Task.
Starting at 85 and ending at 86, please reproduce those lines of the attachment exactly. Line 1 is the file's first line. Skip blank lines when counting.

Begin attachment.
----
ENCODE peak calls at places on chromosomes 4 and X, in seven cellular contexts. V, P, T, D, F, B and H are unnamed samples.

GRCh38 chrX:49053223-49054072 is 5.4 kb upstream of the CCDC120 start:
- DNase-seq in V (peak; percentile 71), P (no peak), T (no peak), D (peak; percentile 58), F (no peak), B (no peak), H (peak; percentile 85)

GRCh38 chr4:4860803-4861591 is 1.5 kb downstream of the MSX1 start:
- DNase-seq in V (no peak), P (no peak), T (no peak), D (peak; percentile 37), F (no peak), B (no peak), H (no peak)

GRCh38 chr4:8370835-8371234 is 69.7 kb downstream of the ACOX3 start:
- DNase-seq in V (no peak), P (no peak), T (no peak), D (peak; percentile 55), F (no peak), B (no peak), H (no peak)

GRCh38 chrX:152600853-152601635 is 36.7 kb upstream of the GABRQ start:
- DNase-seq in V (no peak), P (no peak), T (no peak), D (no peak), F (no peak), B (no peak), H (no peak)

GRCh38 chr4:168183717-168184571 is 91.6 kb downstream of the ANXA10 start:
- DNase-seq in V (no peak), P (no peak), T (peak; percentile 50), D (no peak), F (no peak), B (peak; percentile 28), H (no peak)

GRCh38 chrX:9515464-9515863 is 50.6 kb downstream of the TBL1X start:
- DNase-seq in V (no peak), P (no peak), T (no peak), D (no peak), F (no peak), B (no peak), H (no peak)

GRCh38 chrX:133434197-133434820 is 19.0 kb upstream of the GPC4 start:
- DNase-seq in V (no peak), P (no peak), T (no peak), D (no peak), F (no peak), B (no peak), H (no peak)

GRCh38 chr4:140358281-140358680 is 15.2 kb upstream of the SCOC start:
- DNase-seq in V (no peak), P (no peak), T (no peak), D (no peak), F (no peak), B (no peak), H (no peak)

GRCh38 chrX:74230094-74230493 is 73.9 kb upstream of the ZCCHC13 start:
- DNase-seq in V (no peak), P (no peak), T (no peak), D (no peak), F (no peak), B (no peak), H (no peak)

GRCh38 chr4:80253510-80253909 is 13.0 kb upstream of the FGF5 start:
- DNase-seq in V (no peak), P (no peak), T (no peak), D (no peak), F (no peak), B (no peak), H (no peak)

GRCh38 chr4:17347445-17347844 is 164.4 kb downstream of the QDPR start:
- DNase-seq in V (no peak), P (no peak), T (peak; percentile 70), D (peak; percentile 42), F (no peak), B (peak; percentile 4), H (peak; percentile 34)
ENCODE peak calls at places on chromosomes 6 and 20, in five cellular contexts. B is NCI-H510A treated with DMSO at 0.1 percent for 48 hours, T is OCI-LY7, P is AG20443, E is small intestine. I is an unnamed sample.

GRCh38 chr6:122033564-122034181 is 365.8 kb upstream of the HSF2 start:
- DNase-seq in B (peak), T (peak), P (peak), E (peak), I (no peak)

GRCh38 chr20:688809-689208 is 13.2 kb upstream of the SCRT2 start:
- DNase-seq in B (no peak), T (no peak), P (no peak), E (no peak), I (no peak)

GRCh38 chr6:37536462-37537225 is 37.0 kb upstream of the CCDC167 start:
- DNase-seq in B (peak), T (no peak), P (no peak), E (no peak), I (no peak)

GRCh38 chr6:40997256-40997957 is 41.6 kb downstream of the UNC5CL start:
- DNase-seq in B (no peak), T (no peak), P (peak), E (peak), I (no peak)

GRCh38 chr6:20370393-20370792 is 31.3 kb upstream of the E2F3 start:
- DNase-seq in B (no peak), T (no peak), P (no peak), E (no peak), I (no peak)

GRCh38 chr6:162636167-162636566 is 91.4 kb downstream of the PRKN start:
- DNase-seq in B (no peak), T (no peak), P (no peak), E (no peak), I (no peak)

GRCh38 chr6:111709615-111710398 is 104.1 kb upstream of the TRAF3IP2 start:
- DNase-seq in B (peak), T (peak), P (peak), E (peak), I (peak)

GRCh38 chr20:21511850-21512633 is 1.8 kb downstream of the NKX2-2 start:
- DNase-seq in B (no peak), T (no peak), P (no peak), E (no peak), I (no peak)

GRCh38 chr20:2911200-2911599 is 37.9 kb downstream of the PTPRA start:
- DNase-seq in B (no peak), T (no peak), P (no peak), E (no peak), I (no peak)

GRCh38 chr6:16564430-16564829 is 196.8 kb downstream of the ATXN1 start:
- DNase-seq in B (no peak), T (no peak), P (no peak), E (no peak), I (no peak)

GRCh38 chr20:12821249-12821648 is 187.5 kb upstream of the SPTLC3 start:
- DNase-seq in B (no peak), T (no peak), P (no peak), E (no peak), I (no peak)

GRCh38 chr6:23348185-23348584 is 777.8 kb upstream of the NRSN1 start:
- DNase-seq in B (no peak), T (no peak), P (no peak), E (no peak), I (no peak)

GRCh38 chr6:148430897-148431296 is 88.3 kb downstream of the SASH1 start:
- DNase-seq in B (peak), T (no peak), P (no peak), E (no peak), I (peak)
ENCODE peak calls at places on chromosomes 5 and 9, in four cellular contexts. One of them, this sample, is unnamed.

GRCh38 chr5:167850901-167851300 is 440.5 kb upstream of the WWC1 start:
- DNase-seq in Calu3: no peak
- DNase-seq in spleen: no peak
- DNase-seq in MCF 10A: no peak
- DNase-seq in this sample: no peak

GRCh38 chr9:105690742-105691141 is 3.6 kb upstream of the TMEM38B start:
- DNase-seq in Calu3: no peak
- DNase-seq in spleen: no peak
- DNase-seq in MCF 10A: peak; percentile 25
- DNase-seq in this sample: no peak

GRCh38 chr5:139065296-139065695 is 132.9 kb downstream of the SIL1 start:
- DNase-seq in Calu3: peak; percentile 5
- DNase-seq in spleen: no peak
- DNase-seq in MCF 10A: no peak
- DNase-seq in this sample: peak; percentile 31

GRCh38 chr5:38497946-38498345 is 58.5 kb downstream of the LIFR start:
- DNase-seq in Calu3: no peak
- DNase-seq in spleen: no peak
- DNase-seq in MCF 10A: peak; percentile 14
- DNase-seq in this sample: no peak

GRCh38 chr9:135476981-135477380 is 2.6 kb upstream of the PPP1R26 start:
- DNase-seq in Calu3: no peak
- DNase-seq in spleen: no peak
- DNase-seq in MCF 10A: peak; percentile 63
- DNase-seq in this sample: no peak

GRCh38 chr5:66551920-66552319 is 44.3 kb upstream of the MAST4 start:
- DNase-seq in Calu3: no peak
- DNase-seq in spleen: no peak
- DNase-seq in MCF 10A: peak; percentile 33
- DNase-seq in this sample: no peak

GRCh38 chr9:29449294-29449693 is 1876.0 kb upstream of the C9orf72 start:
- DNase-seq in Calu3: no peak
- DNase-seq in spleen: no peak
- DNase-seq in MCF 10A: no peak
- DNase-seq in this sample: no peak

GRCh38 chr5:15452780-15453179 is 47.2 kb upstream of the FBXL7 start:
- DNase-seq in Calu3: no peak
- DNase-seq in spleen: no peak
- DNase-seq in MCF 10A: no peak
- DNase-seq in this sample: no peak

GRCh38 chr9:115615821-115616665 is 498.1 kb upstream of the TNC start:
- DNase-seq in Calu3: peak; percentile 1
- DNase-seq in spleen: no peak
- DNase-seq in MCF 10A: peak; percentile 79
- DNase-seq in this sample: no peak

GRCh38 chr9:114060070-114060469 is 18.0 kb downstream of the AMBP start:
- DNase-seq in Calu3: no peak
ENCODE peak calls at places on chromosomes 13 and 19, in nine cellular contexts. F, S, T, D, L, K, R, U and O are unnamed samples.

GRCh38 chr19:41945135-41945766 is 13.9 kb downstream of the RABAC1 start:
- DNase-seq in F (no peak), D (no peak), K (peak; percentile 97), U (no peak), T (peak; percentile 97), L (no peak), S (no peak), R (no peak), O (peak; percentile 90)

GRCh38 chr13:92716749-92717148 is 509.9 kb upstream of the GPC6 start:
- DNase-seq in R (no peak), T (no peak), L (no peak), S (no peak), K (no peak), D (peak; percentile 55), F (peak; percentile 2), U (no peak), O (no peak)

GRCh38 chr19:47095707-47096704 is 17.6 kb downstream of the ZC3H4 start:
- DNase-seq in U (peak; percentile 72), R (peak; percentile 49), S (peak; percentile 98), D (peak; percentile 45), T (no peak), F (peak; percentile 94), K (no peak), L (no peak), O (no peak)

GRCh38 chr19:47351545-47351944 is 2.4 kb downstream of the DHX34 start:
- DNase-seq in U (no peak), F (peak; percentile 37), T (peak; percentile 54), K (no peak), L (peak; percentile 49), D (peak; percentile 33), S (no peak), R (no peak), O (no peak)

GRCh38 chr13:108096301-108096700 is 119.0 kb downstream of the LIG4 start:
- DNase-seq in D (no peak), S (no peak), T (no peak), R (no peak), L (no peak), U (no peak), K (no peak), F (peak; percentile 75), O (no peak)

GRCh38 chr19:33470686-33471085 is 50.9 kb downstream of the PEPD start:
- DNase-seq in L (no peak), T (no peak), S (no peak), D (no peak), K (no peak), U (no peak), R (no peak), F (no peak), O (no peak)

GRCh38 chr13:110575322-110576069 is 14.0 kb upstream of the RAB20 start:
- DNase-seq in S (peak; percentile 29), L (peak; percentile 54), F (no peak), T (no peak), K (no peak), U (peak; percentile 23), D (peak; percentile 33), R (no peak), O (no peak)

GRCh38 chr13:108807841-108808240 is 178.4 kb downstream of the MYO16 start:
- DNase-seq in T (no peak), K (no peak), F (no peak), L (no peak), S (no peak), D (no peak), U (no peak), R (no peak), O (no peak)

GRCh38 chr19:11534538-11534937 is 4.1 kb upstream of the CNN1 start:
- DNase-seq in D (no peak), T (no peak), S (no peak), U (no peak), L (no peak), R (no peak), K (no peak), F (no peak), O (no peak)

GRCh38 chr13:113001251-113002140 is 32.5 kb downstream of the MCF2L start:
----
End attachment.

- DNase-seq in MCF 10A: no peak
- DNase-seq in this sample: no peak